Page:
Yesterday was a busy planting day here, and I managed to get both onions and potatoes in the ground. This year I got my onions from Dixondale Farms. I ordered 5 varieties: Candy, Super Star, Red Candy Apple, Red Torpedo Tropea, and Red Marble Cippolini. Their pricing structure is such that the more you order, the cheaper each variety gets, and compared with prices from many other mail order sources I think they are a great bargain. I wish we had a good source locally but all I usually see are dried up plants of varieties I don’t want to grow.
The soil temperature here has warmed up to 45°F (at 10am), which is perfect for planting things like onions, potatoes, peas, spinach and lettuce. Before planting, I amended the bed and used the Mantis tiller to work it in the top few inches of soil. Dixondale has an informative page on Fertilizer Requirements for Onions and I followed that as best I could. I also added amendments as indicated on my recent soil tests.
I set the onions out 4 inches apart in rows that were 12 inches apart. In the past I have planted them a bit more intensively, but then they haven’t done as well as they should either. This year I am hoping to find the sweet spot for soil fertility and planting density that will make for some good onions, plus I hope to have selected appropriate varieties for our intermediate day length area. I had plants leftover, and set them more closely together in another area for use as scallions. I set out about 200 plants for full sized onions, and if they do well they will more than pay for the cost of the planting stock.
Dixondale seems to be generous with their onions. Since I still had plants left, I set more for scallions in a little window box planter. Then I moved on to the potatoes.
Over the years I’ve planted potatoes using several different methods. When I was working on large gardening projects and had hundreds to plant we often used what I call the ‘punch it in’ method. That’s when you put the potato piece on top of loose soil and press it down into the soil, then cover with more soil. I’ve also tried using straw as a mulch, without much success since the slugs usually wind up doing a lot of damage. These days I use a hoe or rake to make a shallow trench (about 3 inches deep) then set the potato pieces along the trench. To finish I cover the potatoes with soil that came from the trench. This year I am growing Yukon Gold, German Butterball, Purple Majesty and French Fingerling potatoes.
It was a great day to be working outside, sunny and with temperatures near 70°F, so I took advantage of the conditions and did as much as I could. I worked up a spot in one of the cold frame beds and set out some lettuce transplants that needed a home. I use the cold frames not only as season extenders, but also to protect the plants from hungry deer, groundhogs and rabbits.
The lettuce varieties are Baby Oakleaf, Simpson Elite and Red Sails. I plant them all fairly close together, and since the Baby Oakleaf won’t get as big as the others I set them even closer and in a staggered fashion.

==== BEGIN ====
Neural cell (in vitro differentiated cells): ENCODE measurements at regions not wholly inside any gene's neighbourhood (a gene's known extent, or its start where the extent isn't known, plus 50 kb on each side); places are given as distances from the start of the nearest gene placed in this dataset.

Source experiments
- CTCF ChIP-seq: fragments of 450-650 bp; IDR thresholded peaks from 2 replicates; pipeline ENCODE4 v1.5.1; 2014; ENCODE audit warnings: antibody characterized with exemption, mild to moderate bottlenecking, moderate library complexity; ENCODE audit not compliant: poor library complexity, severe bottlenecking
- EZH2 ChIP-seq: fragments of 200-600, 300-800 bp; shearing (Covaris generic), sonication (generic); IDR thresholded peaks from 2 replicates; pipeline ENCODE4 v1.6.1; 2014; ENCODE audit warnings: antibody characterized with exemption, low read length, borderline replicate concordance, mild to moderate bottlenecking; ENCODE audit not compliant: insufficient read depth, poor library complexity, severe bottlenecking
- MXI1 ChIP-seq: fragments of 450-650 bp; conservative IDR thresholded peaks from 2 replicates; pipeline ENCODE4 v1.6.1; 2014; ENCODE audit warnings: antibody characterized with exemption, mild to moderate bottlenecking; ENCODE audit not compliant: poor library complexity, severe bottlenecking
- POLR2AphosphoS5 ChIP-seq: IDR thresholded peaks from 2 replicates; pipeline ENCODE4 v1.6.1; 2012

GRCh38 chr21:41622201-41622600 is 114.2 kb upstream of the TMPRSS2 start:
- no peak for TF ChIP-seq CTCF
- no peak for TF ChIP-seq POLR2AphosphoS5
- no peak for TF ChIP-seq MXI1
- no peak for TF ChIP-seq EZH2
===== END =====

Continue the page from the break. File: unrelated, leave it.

Next up on my to-do list is sowing some carrots. I hope to get that done before rain comes tomorrow afternoon. And then I need to get broccoli, cabbage, kohlrabi and kale planted. The recommended planting dates here are from 3/15 to 4/15, but I generally wait until nearer the end of that time frame and let my plants get a little bigger before setting out. I seem to get less bird damage that way. I also want the soil temp to warm up to at least 50°F before setting these brassicas out. So I will see how things look next week.
I’ve ordered from Dixondale too this year. They are supposed to be shipped next week. I’m not sure my ground will be frozen. I’m going to check to see how it is doing and probably call them about rescheduling the delivery.
You are way ahead of us – onions aren’t supposed to go into the ground until mid-April although, like Daphne, I’m not sure if our ground will be ready yet.
Those are some pretty huge onion transplants! There are no suppliers of onion seedlings north of the border, so if you want anything other than “red onions” & “white onions”, you have to grow our own.
Dixondale does provide a generous bunch. This is the second year that I’ve ordered from them and I had plenty extra for growing scallions and spring onions both times. I set them out 4 inches apart last year and by the time the tops started to flop the onions were literally touching one another, shoulder to shoulder in a row. I hope they do as well this year for both of us!
I’m going to get my onions in tomorrow. I have a question for you. Last year I grew parsnips for the first time. I didn’t get them dug up before the ground was frozen. I didn’t cover them with any mulch either. This was my first year trying to grow them and I was surprised they grew. My friend was sick and I forgot all about them and before I knew it winter was upon us. Now I see some green foliage coming up that seems to be them! This is where I was planning to put the onions. Would you recommend leaving the parsnips in the ground to go to seed? Or, should I dig them and see how they taste?
Hi Sue! I would dig those parsnips and see how they taste. I haven’t grown them, but I know they are supposed to taste even better after they have been through frosts and freezes.
I dug the parsnips and they are delicious! They were very easy to grow too. I’ll be growing them again. Got the onions in too.
That is good to know! Someday I will have to try growing parsnips.
My ground is still too soggy for any planting, and rain is in the forecast for most of the week, will be a while before anything gets planted out.